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A personal injury claim can cover damages from a car accident, fall or another injury. If you have been injured and suspect you may be entitled to compensation, there are a number of things to consider before moving forward:

Document Everything

Good documentation will prove invaluable if you need to file a personal injury claim. As soon as possible, write down everything you remember about the accident including what happened and how you felt. If you suspect an injury, see a doctor right away and document everything he/she says. Keep track of all follow-up doctor visits and keep a log of the prescriptions you took, doses, doctor’s advice, physical therapy sessions, etc. The goal is to provide a very clear picture of how your condition affected your life, which in turn, can affect the amount of damages you can claim. Take photographs of your injuries at the time of the accident. If you are in a car accident,  photograph your vehicle, the other vehicles involved and the general scene. If scarring develops as the injury heals, document this also.

If you suspect you have a personal injury claim, it may be smart to get legal advice before giving written or oral statements to insurance companies, other drivers, etc. These statements become part of the documentation when the case goes to trial, and an insurance adjuster will hope that you say something damaging to your cause so they can reduce the amount of the claim. Your medical records are another type of documentation. You can refuse to let the insurance companies have access to these records, a move with which most lawyers agree.

Determine liability

Liability for a personal injury can be determined if the other party was somehow careless or negligent. Depending on the situation, a property owner, employer, product manufacturer or seller may be negligent. If you as the injured person were also careless in some way, however, or were somewhere you were not supposed to be, this can reduce the amount of compensation you are entitled to (known as comparative negligence).

Calculate the Potential Settlement

The amounts of damages in a personal injury claim are based on two broad areas: compensatory damages and punitive damages. You can research the national guidelines for your specific condition to generate an estimate of what you hope to get out of a settlement. You should not disclose the settlement you are hoping for in negotiations with the insurance company, but having a broad number in mind going in will help you to know if the offer being made to you is reasonable and fair.

Compensatory Damages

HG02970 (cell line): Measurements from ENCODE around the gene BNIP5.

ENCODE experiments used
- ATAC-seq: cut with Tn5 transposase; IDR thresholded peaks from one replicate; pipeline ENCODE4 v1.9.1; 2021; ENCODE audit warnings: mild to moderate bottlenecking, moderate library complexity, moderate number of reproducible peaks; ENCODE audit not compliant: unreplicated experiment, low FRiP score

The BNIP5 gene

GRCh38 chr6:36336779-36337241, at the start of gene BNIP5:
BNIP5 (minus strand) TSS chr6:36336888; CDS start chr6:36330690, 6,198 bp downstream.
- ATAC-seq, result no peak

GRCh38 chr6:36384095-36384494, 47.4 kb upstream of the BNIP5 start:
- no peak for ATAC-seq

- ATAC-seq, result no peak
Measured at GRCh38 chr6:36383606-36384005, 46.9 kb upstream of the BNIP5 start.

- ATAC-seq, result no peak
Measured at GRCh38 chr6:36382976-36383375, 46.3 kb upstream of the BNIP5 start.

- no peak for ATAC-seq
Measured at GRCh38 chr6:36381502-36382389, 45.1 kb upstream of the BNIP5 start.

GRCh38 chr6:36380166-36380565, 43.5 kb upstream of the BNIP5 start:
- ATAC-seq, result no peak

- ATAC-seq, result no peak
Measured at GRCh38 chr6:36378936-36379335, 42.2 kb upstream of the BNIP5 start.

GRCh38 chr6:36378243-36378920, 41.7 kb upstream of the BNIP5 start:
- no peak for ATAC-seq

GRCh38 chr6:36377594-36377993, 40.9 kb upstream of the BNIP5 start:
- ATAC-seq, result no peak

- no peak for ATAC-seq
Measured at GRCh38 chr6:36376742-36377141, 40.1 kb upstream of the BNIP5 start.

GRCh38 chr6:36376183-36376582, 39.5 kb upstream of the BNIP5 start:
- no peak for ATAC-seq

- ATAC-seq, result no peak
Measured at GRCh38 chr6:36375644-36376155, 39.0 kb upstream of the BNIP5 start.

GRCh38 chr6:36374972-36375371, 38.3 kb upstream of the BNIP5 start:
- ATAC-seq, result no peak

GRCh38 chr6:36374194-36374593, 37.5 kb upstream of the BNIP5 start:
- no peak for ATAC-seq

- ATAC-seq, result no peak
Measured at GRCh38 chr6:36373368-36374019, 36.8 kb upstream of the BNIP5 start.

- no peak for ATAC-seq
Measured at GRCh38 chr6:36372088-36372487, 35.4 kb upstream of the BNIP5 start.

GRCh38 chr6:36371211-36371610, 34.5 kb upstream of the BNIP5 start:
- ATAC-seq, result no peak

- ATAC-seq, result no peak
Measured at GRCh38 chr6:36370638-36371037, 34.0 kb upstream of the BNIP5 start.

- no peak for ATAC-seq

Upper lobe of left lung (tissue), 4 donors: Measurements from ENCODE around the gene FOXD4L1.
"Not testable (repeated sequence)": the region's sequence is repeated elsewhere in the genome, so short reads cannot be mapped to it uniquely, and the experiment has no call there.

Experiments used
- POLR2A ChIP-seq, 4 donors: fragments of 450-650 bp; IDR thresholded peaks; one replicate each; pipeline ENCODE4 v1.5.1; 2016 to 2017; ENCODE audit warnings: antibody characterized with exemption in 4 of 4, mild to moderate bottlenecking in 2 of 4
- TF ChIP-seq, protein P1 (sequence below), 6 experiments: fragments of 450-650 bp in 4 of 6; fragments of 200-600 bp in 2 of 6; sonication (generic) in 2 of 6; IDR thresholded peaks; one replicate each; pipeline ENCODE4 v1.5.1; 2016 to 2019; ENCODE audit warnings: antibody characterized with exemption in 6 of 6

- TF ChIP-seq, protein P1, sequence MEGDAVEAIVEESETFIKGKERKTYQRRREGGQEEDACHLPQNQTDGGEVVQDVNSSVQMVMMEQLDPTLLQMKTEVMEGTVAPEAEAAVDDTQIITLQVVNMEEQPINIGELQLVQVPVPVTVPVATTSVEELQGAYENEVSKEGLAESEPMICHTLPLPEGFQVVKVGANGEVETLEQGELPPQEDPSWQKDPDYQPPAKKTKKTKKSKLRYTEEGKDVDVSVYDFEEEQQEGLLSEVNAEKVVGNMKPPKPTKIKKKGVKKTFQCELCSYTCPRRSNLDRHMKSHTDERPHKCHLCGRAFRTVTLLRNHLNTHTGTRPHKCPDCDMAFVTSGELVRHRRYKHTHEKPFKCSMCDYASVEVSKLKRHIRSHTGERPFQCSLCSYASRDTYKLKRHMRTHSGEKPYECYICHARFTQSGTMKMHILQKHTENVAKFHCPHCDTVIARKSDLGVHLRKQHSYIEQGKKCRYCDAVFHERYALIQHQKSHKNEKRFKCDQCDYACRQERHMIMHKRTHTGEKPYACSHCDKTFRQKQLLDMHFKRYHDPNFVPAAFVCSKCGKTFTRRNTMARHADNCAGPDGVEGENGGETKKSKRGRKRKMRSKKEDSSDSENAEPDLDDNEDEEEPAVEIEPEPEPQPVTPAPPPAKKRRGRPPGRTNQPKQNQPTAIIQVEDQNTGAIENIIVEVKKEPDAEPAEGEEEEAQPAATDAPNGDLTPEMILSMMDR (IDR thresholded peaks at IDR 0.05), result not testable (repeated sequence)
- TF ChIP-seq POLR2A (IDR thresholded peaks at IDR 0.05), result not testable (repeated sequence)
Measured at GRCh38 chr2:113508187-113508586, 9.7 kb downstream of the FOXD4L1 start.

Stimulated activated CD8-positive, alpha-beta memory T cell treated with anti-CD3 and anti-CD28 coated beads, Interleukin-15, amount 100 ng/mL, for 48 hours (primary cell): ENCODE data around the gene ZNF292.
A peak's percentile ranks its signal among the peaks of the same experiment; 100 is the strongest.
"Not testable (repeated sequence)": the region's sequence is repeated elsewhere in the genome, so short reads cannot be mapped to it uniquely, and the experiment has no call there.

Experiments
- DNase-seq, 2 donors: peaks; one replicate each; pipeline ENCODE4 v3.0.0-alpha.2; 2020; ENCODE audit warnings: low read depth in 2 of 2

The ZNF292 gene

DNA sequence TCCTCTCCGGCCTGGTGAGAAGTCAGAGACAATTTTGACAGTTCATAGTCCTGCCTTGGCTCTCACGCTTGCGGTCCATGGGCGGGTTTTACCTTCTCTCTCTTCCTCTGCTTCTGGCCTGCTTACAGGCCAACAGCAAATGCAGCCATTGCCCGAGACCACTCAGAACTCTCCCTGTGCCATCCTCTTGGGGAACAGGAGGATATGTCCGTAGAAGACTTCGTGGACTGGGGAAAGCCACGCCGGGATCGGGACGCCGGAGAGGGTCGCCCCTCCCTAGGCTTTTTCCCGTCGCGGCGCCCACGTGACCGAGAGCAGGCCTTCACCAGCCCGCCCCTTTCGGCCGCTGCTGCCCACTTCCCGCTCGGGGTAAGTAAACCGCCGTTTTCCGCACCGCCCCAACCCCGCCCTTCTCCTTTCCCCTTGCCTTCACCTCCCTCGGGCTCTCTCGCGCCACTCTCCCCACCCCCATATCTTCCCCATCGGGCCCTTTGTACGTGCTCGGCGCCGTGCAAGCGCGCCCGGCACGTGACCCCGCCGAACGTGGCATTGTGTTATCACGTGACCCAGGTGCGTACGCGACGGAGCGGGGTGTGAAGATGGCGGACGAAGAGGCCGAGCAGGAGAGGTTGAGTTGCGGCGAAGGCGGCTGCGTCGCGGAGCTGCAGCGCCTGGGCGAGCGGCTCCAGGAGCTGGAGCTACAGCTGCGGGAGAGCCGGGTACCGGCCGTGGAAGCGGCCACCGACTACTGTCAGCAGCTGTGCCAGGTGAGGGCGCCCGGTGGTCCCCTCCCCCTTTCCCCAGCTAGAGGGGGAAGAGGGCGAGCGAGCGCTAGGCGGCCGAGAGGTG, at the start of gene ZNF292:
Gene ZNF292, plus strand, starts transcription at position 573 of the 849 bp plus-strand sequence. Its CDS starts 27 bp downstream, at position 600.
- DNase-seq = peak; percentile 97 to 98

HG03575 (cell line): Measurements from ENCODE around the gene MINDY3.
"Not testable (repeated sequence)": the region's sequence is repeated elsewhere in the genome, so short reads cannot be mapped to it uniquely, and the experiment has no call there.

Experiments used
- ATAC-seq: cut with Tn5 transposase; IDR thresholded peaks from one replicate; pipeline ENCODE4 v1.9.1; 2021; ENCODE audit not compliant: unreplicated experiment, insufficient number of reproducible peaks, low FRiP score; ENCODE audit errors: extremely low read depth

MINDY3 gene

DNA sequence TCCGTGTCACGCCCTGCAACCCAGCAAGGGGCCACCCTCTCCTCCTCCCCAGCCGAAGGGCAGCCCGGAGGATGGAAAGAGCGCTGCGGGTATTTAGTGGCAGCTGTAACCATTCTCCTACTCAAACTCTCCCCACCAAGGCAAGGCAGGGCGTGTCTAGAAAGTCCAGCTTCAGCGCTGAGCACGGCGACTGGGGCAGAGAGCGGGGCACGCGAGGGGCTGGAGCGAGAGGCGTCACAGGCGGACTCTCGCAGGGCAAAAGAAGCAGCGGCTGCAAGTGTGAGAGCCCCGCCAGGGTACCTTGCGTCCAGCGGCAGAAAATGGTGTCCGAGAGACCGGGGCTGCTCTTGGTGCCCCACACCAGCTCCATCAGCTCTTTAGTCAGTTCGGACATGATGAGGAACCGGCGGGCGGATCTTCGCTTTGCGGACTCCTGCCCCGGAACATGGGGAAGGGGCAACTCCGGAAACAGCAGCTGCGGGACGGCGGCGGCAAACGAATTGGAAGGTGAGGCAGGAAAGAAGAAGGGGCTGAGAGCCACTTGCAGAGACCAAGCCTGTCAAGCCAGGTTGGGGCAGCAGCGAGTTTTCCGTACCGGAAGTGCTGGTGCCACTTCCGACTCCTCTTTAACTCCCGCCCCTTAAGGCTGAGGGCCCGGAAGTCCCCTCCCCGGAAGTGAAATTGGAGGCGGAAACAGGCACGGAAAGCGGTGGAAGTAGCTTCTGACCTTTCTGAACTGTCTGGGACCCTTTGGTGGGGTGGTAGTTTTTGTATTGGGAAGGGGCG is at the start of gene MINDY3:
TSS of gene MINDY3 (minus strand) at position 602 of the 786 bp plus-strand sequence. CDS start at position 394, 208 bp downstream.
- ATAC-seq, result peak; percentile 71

Compensatory damages attempt to rectify the situation in the case of a personal injury and attempt to recompense the plaintiff for the injury they have experienced.

As the plaintiff, you need to ask for money to cover damages such as medical costs, loss of income, and property damage. Costs for medical treatment should include any amount already spent, along with estimates for the costs of on-going care, if needed. Loss of income can include any money lost by not being able to work, and your future income – if this income is impacted by the injury. Collecting for potential income lost in the future is known as damages to cover loss of earning capacity.

Less concrete and harder to estimate damages can include pain and suffering or emotional distress. Pain and suffering damages can include the immediate aftermath of the accident as well as any potential ongoing pain caused by the injury. Emotional distress is usually only awarded in very serious cases to cover the psychological impact of the accident, such as fear and anxiety.

Punitive Damages

Punitive damages are designed not to aid the plaintiff, but to punish the defendant for negligence or bad conduct. These damages often have a hefty price tag and are designed to act as a deterrent so that no one else gets injured in the same way. In many cases, there is a cap on the amount of punitive damages.


An insurance adjuster will typically begin negotiating by offering a low figure in an attempt to make a settlement. You should refuse to accept any cheque from the insurance company that says “final payment” until you have reached a satisfactory agreement and received the details in writing. The insurance company may be hoping that you are desperate for some money and will accept a much smaller amount than your case is worth just to get things over with. If you feel the offer is reasonable but a little lower than you had hoped, it may just be a matter of a little negotiation and compromise to reach a conclusion that both sides are happy with.

If you have been injured in an accident, it is important to research and know your rights. The guidelines above are just the basics; contacting a legal representative to explore your options can be a very smart move.